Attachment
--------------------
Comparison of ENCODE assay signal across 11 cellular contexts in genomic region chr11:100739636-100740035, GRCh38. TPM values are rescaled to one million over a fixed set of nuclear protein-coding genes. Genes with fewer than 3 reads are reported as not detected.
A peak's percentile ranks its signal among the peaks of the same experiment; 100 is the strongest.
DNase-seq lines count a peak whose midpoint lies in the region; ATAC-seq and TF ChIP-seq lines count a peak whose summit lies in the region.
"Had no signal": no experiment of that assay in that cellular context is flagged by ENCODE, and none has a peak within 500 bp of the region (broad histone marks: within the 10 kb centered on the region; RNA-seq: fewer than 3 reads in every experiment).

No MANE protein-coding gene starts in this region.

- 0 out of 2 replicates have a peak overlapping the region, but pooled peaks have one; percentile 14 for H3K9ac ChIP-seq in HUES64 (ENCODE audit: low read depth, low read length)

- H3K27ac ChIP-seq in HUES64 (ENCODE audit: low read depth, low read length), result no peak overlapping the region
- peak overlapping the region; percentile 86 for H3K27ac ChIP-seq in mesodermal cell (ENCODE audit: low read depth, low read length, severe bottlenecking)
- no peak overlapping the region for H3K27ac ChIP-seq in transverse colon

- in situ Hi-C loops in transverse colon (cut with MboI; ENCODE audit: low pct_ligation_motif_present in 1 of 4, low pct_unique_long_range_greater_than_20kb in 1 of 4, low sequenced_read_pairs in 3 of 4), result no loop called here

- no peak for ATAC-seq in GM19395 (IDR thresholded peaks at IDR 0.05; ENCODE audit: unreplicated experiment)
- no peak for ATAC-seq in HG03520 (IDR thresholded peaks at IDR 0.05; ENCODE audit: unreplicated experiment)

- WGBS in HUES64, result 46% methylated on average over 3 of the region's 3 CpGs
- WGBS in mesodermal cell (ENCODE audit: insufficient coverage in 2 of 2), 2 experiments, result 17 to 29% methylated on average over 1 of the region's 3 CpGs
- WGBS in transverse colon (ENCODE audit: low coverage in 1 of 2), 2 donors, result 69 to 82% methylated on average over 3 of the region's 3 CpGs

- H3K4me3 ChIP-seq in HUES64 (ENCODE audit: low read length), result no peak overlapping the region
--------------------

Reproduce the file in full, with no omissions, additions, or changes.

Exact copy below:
Comparison of ENCODE assay signal across 11 cellular contexts in genomic region chr11:100739636-100740035, GRCh38. TPM values are rescaled to one million over a fixed set of nuclear protein-coding genes. Genes with fewer than 3 reads are reported as not detected.
A peak's percentile ranks its signal among the peaks of the same experiment; 100 is the strongest.
DNase-seq lines count a peak whose midpoint lies in the region; ATAC-seq and TF ChIP-seq lines count a peak whose summit lies in the region.
"Had no signal": no experiment of that assay in that cellular context is flagged by ENCODE, and none has a peak within 500 bp of the region (broad histone marks: within the 10 kb centered on the region; RNA-seq: fewer than 3 reads in every experiment).

No MANE protein-coding gene starts in this region.

- 0 out of 2 replicates have a peak overlapping the region, but pooled peaks have one; percentile 14 for H3K9ac ChIP-seq in HUES64 (ENCODE audit: low read depth, low read length)

- H3K27ac ChIP-seq in HUES64 (ENCODE audit: low read depth, low read length), result no peak overlapping the region
- peak overlapping the region; percentile 86 for H3K27ac ChIP-seq in mesodermal cell (ENCODE audit: low read depth, low read length, severe bottlenecking)
- no peak overlapping the region for H3K27ac ChIP-seq in transverse colon

- in situ Hi-C loops in transverse colon (cut with MboI; ENCODE audit: low pct_ligation_motif_present in 1 of 4, low pct_unique_long_range_greater_than_20kb in 1 of 4, low sequenced_read_pairs in 3 of 4), result no loop called here

- no peak for ATAC-seq in GM19395 (IDR thresholded peaks at IDR 0.05; ENCODE audit: unreplicated experiment)
- no peak for ATAC-seq in HG03520 (IDR thresholded peaks at IDR 0.05; ENCODE audit: unreplicated experiment)

- WGBS in HUES64, result 46% methylated on average over 3 of the region's 3 CpGs
- WGBS in mesodermal cell (ENCODE audit: insufficient coverage in 2 of 2), 2 experiments, result 17 to 29% methylated on average over 1 of the region's 3 CpGs
- WGBS in transverse colon (ENCODE audit: low coverage in 1 of 2), 2 donors, result 69 to 82% methylated on average over 3 of the region's 3 CpGs

- H3K4me3 ChIP-seq in HUES64 (ENCODE audit: low read length), result no peak overlapping the region